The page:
The conclusion of "Book of the Stranger," this Sunday's episode of Game of Thrones, was a fiery one.
As Dothraki leaders gathered to decide what to do with our hero Daenerys Targaryen — who's spent the entire sixth season so far in their captivity — Dany finally made her escape.
But she employed a rather risky strategy to do so, setting fire to the temple that she and the Dothraki khals were both in.
Not to worry, though: While Dany's captors were roasted alive, Dany herself emerged from the flames unscathed, much like she did when her dragons were born in the first place, all the way back in season one.
It seems that, in the TV show, Dany is completely and reliably immune from fire. However, in George R.R. Martin's source novels, the situation appears to be different. Interestingly and unusually, in this case, the show has decided to play up a magic-related element from the books, rather than watering it down.
In the books, Dany's resistance to fire seems to have been a one-time thing
At the end of the first book in the series, A Game of Thrones, Dany walks into Khal Drogo's funeral pyre and emerges unharmed with three newly hatched dragons, just like we saw on the TV show. (Well, almost — her hair burned off in the books, but the show didn't want to make Emilia Clarke go bald.) There is quite obviously magic at play, and Dany accordingly adopts "The Unburnt" as one of her many honorific titles.
Yet in various interviews and discussions with fans since then, Martin has attempted to dispel what he has called the "common misconception" that Targaryens are immune to fire. Years ago, he described what happened to Dany as "unique, magical, wondrous, a miracle," but said it "probably" wouldn't happen to her again, and stressed that many other Targaryens have burnt to death.
And in the books since, it hasn't really been tested a second time — at least not explicitly. There is one ambiguous scene in A Dance with Dragons, in which Dany is described as darting underneath her dragon's flames without being seriously injured:
Drogon rose, his wings covering her in shadow. Dany swung the lash at his scaled belly, back and forth until her arm began to ache. His long serpentine neck bent like an archer's bow. With a hisssssss, he spat black fire down at her. Dany darted underneath the flames, swinging the whip and shouting, "No, no, no. Get DOWN!"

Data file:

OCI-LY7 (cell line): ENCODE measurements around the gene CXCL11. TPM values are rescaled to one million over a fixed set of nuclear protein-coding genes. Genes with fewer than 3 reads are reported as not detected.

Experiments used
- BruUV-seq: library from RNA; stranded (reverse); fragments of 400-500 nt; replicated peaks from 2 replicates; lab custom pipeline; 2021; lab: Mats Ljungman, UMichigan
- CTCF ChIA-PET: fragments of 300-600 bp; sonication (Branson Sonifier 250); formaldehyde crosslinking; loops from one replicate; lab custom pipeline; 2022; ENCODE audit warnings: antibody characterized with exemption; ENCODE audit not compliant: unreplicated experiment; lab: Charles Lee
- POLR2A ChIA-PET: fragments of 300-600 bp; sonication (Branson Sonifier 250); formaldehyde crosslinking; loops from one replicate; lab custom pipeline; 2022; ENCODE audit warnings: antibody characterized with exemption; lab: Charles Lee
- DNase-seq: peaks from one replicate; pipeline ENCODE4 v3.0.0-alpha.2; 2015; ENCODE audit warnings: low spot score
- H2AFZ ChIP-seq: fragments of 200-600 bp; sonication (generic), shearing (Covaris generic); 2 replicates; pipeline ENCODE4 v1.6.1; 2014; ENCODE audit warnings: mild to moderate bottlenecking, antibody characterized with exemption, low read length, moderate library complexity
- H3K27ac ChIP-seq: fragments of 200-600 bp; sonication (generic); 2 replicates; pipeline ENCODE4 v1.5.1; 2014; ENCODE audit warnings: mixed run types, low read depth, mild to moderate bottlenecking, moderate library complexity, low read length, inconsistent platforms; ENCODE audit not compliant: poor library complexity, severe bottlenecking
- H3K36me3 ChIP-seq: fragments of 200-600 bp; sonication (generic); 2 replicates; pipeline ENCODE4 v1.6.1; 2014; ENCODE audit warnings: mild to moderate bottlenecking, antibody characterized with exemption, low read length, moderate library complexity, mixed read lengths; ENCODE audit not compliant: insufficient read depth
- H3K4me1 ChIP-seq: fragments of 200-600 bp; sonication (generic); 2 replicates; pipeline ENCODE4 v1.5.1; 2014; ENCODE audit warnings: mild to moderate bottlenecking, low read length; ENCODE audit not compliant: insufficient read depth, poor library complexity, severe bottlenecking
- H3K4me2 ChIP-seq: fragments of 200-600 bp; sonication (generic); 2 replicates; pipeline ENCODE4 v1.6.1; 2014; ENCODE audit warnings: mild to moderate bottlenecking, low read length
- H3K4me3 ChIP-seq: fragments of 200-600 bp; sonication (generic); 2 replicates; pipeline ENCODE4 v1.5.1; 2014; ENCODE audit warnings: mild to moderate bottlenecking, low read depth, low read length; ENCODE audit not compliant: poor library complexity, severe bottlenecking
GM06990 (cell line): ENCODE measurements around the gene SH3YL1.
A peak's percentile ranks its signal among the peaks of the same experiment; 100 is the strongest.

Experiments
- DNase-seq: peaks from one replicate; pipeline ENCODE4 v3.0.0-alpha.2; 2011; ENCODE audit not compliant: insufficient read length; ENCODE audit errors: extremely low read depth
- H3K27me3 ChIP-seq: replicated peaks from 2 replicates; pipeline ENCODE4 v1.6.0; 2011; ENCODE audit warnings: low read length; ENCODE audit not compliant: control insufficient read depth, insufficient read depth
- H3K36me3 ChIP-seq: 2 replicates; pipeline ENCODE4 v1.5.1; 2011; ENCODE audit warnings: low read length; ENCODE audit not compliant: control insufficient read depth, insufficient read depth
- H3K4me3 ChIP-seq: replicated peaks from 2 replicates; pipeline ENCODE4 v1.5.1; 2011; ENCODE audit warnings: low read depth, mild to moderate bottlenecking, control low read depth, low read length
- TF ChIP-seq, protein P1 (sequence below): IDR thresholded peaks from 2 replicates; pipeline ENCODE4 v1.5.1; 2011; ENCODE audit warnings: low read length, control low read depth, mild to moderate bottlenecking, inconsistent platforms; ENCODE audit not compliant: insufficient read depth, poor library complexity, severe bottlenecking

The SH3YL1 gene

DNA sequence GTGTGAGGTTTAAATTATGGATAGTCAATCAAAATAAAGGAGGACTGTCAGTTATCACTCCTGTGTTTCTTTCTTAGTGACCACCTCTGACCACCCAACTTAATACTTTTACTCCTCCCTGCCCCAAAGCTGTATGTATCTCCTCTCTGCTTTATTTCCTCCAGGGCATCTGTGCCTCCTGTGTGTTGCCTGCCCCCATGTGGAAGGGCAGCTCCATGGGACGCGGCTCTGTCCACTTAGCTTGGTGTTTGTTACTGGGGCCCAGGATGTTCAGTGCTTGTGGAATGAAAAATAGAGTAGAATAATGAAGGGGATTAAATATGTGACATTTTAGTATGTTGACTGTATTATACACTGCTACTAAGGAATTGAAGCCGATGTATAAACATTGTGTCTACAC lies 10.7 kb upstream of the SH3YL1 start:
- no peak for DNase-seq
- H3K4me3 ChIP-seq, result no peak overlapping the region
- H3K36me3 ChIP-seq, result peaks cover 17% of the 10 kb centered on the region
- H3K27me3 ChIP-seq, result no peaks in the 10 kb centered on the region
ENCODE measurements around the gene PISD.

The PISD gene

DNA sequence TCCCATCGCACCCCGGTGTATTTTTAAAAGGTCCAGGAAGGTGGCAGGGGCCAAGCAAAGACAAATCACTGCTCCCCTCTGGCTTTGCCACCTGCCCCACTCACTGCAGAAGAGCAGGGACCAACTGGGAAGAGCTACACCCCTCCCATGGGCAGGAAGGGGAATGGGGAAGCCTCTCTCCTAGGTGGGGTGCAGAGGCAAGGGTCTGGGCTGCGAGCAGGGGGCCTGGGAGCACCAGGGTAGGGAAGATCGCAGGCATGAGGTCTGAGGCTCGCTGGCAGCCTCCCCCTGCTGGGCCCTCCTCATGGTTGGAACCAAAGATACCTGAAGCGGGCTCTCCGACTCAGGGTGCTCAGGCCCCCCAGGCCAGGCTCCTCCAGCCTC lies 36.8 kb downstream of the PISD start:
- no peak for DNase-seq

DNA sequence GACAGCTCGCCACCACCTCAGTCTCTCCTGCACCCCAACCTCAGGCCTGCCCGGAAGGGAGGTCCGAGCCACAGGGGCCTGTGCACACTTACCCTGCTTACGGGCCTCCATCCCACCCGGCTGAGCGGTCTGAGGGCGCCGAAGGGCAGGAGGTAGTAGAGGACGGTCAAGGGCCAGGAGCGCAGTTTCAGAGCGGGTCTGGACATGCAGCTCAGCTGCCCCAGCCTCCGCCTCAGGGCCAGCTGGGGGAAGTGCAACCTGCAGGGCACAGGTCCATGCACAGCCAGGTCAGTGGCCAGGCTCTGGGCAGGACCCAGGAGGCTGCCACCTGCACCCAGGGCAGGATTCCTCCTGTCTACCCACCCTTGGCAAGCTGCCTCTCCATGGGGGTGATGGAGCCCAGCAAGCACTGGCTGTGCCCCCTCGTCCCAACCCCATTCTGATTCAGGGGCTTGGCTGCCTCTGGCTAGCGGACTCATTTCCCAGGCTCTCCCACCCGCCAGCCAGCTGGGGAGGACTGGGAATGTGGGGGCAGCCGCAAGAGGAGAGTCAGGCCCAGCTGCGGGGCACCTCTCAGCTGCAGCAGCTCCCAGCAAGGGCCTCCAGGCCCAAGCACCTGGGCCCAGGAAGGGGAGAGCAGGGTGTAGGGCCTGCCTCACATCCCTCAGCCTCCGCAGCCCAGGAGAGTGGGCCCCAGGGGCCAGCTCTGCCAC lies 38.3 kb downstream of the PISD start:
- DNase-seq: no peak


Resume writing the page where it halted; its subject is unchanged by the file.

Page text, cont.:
Dany later reflects that the flames didn't hurt her in this instance. But she admits that her memories of what happened were "a haze," and the text isn't clear about whether the flames actually hit her, which has led fans to debate whether she survived because of magic or simple luck.
The show, in contrast, has repeatedly demonstrated Dany's fire immunity
On the show, things are far more unambiguous — Dany has demonstrated complete immunity to fire three times (in addition to demonstrating resistance to hot water, and being able to pick up a dragon eggs despite it being in a burning flame, both back in season one).
The first such event was when her dragons were born at the end of season one, in a scene that played like the moment was described in the books. But in an altered plot line for season two, Game of Thrones had Dany's dragons save her from the perilous House of the Undying by blowing fire straight through her, and killing her captor. That's the scene depicted in the photo above.
And now we have the scene with the Dothraki in "Book of the Stranger." Since Dany's storyline on the show has advanced beyond her storyline in Martin's books, it's certainly possible that what happened with the Dothraki is a faithful adaptation of a scene in The Winds of Winter that we just haven't seen yet, rather than a change.
But I'm skeptical. The last time we saw Dany in the books, she was in a similar position to where she was at the end of season five — encountering a horde of Dothraki, far away from Meereen.
However, there was one key difference: When the Dothraki show up in the books, Dany's enormous dragon is not MIA — he's right by her side. It's hard to imagine her being taken captive in that scenario. But, should Martin ever finish The Winds of Winter, we will see!
Updated with more examples.